We’ve gotten very good at keeping traffic off of neighborhood streets. But at what cost to our cities?
Gig Harbor, Washington has gone from fishing town to suburban bedroom community. With its founding industry largely gone, can the city remain a place that fosters community and welcomes newcomers to join in it?
Data shows Portland’s scooter experiment worked. Maybe it’s time to critically appraise the 110 year experiment with cars.
Cities are complex, organic, emergent things—and we impose top-down order on them at our own peril.
How do we build Strong Towns in a culture of outrage?
This week we took a good look at the sustainability of infrastructure costs, both in micro (a single street) and macro (a whole city), discussed why complex housing problems and brute-force solutions don’t mix, and more.
Incremental development doesn’t mean slow development. Here’s how big places that need housing fast can get there using the Strong Towns approach.
In 2018 we began to see Strong Towns transition from a set of key ideas and insights about the struggles our communities face to an organization capable of creating revolutionary change in communities across the country.
Every week we spotlight one answer from the Strong Towns Knowledge Base. This week: what do we think about tax-increment financing (TIF), and why?
Which neighborhoods in Denver are paying their share of the city’s infrastructure costs, and which ones aren’t? A Strong Towns reader did the math.
Many of the most pressing problems we face can only be addressed if we know when to think about them locally, and when to think about them regionally.
The Iowa Department of Transportation helps educate the public with this video explaining why reducing an urban street from 4 to 3 lanes can be a win-win for drivers and pedestrians.
In this episode of our podcast It’s the Little Things, Jacob chats with Latoya Wilson—founder of the Rebuild Workforce Consultancy—shares how you can invest in the youth in your community, including how to understand the learning landscape for youth, how to create programs that are beneficial for students, and how to make your investments last throughout a student’s time in primary school and beyond.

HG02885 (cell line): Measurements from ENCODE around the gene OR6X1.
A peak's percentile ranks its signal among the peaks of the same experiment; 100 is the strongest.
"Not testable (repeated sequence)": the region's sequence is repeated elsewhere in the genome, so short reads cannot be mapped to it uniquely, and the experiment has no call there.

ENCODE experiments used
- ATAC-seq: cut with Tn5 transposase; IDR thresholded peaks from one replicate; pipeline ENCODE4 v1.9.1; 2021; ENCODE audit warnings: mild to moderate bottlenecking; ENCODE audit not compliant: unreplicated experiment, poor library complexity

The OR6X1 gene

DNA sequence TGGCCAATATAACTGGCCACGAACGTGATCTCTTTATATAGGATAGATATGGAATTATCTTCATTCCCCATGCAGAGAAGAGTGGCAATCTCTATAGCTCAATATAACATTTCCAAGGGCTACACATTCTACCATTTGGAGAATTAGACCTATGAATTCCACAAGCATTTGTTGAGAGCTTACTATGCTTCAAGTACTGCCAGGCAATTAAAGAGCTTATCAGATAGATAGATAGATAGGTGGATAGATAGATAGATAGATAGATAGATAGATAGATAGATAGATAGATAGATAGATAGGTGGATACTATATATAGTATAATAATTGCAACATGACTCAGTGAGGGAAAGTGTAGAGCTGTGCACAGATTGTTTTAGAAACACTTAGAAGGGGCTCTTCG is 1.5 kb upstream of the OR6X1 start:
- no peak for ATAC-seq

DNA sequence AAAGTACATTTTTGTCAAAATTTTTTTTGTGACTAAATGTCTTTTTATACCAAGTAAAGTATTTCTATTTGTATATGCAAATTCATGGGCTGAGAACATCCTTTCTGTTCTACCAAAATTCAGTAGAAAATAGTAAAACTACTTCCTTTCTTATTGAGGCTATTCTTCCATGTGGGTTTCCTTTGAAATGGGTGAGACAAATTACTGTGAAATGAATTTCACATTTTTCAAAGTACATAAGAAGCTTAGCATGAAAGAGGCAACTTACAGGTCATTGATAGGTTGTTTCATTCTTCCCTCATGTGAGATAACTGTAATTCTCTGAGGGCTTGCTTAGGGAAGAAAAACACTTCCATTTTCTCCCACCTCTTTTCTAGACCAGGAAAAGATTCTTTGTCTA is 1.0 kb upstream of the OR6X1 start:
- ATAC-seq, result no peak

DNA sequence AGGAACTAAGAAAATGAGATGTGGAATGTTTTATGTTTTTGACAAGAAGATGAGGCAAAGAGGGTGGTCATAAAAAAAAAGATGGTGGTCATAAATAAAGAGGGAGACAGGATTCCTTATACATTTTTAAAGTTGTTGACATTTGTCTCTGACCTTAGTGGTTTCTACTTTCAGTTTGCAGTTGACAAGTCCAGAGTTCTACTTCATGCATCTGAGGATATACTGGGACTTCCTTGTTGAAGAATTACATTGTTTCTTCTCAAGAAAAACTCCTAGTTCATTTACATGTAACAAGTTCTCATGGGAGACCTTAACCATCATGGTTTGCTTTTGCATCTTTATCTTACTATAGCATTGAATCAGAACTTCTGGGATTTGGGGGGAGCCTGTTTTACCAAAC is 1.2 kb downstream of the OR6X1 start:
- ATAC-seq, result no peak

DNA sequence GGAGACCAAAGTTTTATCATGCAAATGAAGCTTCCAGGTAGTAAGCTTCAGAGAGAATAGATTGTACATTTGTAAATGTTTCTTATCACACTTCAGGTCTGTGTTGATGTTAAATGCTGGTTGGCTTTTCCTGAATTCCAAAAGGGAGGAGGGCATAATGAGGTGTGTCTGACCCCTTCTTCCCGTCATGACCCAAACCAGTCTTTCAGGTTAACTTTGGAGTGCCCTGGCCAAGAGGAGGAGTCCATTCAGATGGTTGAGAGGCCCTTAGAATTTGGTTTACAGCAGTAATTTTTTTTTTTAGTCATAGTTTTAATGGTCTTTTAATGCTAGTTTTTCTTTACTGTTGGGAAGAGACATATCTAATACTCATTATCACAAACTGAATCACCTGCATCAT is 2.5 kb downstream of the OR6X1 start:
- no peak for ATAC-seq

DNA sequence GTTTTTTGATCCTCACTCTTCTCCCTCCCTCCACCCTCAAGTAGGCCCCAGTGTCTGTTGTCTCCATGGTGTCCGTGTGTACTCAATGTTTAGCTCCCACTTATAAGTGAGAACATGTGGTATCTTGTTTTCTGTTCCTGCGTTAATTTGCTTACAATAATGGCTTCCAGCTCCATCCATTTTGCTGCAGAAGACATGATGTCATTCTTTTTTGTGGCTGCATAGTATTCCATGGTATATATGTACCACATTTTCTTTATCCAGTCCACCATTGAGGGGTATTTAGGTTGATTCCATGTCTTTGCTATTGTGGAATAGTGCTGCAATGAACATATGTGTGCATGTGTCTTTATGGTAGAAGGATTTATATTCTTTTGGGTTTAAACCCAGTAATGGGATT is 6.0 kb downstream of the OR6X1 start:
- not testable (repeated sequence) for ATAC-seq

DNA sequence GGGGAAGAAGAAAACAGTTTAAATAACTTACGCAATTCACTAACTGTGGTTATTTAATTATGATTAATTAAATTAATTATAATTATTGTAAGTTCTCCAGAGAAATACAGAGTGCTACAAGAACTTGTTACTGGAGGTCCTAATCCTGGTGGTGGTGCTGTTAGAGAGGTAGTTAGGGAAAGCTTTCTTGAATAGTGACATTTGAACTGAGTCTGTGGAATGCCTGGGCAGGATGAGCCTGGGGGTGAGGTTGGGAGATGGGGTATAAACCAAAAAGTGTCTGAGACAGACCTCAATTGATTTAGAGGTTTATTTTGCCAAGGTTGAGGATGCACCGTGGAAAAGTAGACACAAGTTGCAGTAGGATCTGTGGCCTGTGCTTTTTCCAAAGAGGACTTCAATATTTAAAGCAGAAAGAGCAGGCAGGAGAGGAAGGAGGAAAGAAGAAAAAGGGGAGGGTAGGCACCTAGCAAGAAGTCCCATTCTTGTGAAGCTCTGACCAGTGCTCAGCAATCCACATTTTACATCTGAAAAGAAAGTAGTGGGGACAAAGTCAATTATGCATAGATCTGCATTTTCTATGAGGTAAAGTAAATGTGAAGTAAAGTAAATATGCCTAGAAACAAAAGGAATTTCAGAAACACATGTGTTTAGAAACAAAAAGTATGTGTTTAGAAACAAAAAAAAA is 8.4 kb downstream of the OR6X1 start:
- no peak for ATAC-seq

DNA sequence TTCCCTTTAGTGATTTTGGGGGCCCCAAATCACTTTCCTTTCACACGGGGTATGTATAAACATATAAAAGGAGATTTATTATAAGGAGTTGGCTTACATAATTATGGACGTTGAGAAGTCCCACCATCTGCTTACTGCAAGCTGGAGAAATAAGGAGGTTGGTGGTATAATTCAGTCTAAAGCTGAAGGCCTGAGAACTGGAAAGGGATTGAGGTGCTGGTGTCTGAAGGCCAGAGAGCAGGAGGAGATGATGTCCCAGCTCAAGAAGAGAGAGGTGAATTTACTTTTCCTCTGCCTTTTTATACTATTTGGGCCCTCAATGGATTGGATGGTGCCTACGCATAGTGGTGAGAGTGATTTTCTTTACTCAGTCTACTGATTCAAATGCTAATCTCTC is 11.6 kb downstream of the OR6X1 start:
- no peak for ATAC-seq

We need to solve our housing affordability problems, but not by ignoring context and embracing “orderly but dumb” means.
Ever heard someone say, “You can’t live in that part of town if you have kids. The schools are bad!” In this classic podcast episode from 2015, Chuck Marohn talks with Steven Shultis of Rational Urbanism about the myths vs. reality of urban schools.
Doing the math on a routine, uncontroversial street paving project reveals an investment that will never pay for itself, in a city that has thousands of such investments. That we do it anyway reflects the cultural consensus at the root of our towns’ financial problems.
In honor of one of America's most significant leaders, we'll be taking the day off from content and we'll resume our usual schedule tomorrow.
This week we examined what the design of our places says about isolation and social trust, and why that matters when tragedy strikes. We explored the value of bottom-up experimentation in cities; celebrated a victory for free speech and public input; questioned whether all growth counts as economic development; debated a controversial solution to affordable housing shortages, and more.
Almost every suburban house has one. But is the home garage an American institution or a national disgrace?
Your Strong Towns Knowledge Base answer of the week! We want to help you get the answers you need to apply Strong Towns ideas in your own town or city. And we want you to chime in and share your own expertise, too.